Dairy profits hit by milkmen payout

GUERNSEY Dairy profits are predicted to be down by tens of thousands of pounds under a new distribution system, which was designed to make its operation more efficient.


In 2015, the States voted to allow the Dairy to deal directly with commercial customers, such as supermarkets, and, as a result, a year later agreed on a £750,000 mitigation package for milkmen, which came directly from the Dairy’s coffers.

Not a single shop, however, has taken the chance to deal with the Dairy directly and it still has the same number of customers, 20.

There also appears to be no competition in prices to benefit the consumer. A survey done yesterday showed that milk was priced at £1.18 for a litre in supermarkets and small shops.

Profits for 2017 are projected to be £41,000, compared to £133,000 in 2015, when milk rounds were licensed and offered exclusivity.

A States’ Trading Assets spokesperson said the surplus was affected by both changes to yearly income and ongoing or one-off costs.

‘The reduction in the 2017 budget reflects a number of such items,’ it said.

‘For example, the States has resolved to reduce the dairy farm management payment by £1m. over five years, and that annual reduction is being absorbed by Guernsey Dairy. That is an external factor.

‘On the expenditure side, some additional costs have been budgeted for depreciation on capital investment that is being made to improve operational efficiencies. The benefits of that will be seen longer term.’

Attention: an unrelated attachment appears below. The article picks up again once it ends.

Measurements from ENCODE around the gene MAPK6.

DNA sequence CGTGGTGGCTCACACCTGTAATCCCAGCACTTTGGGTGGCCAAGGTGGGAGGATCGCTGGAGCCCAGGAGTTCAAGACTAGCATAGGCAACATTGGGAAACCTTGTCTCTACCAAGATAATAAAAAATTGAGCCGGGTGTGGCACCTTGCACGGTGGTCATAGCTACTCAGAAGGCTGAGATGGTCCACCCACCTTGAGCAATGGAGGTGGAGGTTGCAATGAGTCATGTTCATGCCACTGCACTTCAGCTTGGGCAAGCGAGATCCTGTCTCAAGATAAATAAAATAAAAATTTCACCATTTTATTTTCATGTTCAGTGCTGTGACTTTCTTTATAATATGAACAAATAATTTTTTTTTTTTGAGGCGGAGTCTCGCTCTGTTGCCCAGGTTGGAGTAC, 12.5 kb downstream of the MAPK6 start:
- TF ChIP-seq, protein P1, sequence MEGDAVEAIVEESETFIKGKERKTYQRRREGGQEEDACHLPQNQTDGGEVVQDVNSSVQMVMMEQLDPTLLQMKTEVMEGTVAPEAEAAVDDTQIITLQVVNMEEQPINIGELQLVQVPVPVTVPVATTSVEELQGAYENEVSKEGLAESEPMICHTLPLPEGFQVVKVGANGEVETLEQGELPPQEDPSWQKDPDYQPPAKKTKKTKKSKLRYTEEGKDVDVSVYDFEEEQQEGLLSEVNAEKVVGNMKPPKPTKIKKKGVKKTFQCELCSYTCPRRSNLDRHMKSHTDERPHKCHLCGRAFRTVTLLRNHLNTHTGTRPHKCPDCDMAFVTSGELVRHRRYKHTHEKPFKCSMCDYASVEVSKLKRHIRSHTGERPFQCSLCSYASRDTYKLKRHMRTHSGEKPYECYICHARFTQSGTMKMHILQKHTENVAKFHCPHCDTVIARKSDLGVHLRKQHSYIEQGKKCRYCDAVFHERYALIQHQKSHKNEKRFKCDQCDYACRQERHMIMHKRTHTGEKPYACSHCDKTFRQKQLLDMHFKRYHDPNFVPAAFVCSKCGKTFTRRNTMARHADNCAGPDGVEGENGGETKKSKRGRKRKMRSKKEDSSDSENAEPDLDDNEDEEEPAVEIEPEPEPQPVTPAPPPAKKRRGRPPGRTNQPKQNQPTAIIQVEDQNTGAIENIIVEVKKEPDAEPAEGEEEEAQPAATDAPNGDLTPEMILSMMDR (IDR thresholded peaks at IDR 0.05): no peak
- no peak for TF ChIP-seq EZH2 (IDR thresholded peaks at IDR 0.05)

Comments for: "Dairy profits hit by milkmen payout"


So let me get this straight, The milkmen that where going to loose money by not being able to supply the supermarkets anymore are still supplying the supermarkets? and they also got a payment from the States for loosing the supermarkets, that didn't happen ....or do I have this all wrong?

Salerie Corner Sign

That is right.


well its out of order

Dorf Perfect

And lets not forget that this sorry mess took over 10 years to sort out, have they counted the cost of the civil servants, politicians and crown officers when producing figures for the dairy?

Those of you who think Education and Waste will be sorted anytime soon , think again.

Banned again!

Ha ha ha.....I'm really looking forward to the report on Gavin's £300m+ fiasco. These buffoons are a barrel of laughs....just wait till the taxpayer really gets angry......ha ha ha.


Another stunning example of joined up thinking in action. Not to worry, it's only tax-payers money. Milkmen creamed off this one. Definitely not crying over spilt milk.


Milk being dumped and now this ??

Trevor Hockey

Typical States department that would change dramatically if under private ownership.


I am trying to think of something to say to be pragmatic and constructive in my views regarding States decisions of the last several years but I just can't. There seems to be a cock up revealed almost on a weekly basis, costing between thousands or millions of pounds per episode. This just cannot go on. Just fed up with the whole lot of them.